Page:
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Rise and fall of Dutch peppers in Japan

How did peppers get to Japan? Frederik Vossenaar of the Ministry of Agriculture, Fisheries, Food Security and Nature shares a bit of history following a recent visit to Japan, during which a friend suspected that the pepper had come there via the Dutch. Frederik was able to confirm this.

Start of exports
In 1993, the Netherlands received permission to export peppers to Japan, among other things. "Before then, this fruit vegetable was completely unknown. Yes, local peppers were there, those small ones, with a thin skin, quite bitter in taste. Years of negotiations had preceded that market access, and exports could only start after all sorts of arrangements had been made in the Westland to monitor the presence of the dreaded Mediterranean fruit fly."

But it was finally allowed in early 1993. Only: who wants to buy peppers if no one knows what you can do with them? Budgets from the then Product Board Fruit & Vegetables included cooking demonstrations. "Retail was soon interested, but found it annoying that the Dutch supply was not year-round. Dutch companies provided additional exports, especially from New Zealand."

Rise of South Korea
Very soon, trade from South Korea also took off. "The market access for Dutch peppers in Japan caused a lightning-fast development of Korean greenhouse horticulture. Nobody there cared about sales on the local market; export to Japan was the holy grail, and large subsidy pots were available to boost that. Dutch greenhouse builders and other suppliers profited."

Korean growers first had to get used to the horticultural bonanza in the region. At the time, Frederik was agriculture council at the embassy in Seoul, and curious local growers would walk in the door of the agriculture council, he recalls. "Our greenhouses come from the Netherlands, as do our seeds, our rock wool, our climate control, and we have a Dutch horticulturist as manager. Now, for our exports to Japan, can we get boxes with 'Product from Holland' on them?" He also reminds me of a phone call in the middle of a stormy night. "Good morning Mr Vossenaar, a window of our glasshouse is broken, what should we do?"

Decline in exports
Dutch pepper exports to Japan have declined in recent years. "High air freight rates played tricks on trade for a long time and now it is the exchange rate that makes our exports very expensive. There is also a decreasing enthusiasm among growers to meet the strict Japanese requirements. The export value of Dutch peppers to Japan, which ten years ago hovered around 20 million euros or something like 5,000 tonnes, has now ended up at between two and four million after a downward kink in corona year 2020, a volume under 1,000 tonnes. It was not just our exports that fell: Korean exports to Japan, which stood at around eighty million euros with a volume of over 30,000 tonnes between 2015 and 2020, ended at a volume of just over 20,000 tonnes in 2023."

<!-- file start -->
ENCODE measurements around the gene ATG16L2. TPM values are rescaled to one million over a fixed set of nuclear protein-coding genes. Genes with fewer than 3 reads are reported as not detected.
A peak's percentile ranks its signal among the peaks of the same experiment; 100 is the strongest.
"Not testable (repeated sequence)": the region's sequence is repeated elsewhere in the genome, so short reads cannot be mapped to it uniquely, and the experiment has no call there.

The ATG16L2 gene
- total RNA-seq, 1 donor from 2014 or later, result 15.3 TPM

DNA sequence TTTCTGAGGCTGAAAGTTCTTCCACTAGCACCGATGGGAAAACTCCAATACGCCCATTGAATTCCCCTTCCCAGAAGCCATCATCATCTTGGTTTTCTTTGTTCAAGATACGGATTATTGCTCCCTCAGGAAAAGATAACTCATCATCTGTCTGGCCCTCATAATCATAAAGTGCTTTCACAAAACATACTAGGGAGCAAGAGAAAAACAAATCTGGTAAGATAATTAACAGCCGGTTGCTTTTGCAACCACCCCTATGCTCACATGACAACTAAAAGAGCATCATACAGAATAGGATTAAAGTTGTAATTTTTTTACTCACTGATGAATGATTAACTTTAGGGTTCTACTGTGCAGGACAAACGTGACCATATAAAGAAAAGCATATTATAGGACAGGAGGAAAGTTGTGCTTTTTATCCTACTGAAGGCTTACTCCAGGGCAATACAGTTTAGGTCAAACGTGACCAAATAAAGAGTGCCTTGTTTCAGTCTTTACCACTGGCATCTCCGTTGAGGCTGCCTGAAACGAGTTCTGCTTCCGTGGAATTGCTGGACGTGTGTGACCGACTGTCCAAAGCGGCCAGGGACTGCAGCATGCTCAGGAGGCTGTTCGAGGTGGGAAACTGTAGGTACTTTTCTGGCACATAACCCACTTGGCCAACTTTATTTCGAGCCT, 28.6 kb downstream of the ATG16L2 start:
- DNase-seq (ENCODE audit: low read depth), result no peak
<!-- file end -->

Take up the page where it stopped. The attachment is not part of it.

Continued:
Increase in domestic production
The decreased Japanese imports are mainly a reflection of increased domestic production, Frederik observes. "A lot has changed in recent years. Exact figures on increased domestic production are lacking, but in the supermarkets I walked into, almost all peppers came from Miyagi, Ibaraki, Okayama, Oita, Koichi or Saitama."

Smart Farming is currently in a strong growth phase in Japan. "Structural changes such as land reforms to promote the use of abandoned land and encourage large-scale farming have already yielded the first results. Smart Farming is being promoted by progressive legislative reforms such as the use of drones or self-driving vehicles, crop protection reforms and the rapid, comprehensive rollout of necessary infrastructure such as 5G, the QZ Satellite System or standardised data platforms.'

Another interesting trend is the increasing involvement of companies that until recently were not interested in farming, such as ICT companies like NTT or Fujitsu or the energy company TEPCO.

Dutch know-how
The biggest challenges are related to the general state of agriculture in Japan, the Japan expert states. "The high and still rising average age of farmers makes it difficult to implement new technologies. Many lack ICT knowledge, and retaining skilled workers who can handle new technology is difficult. High investment costs for greenhouses were already a major obstacle for Japanese agriculture anyway, and with current exchange rates this is more true than ever."

However, the scope for increasing domestic production is there, and horticulture is therefore one of the themes that the Netherlands will showcase at Osaka Expo 2025. Dutch Greenhouse Delta is working on programming the activities.

Source: LinkedIn Frederik Vossenaar

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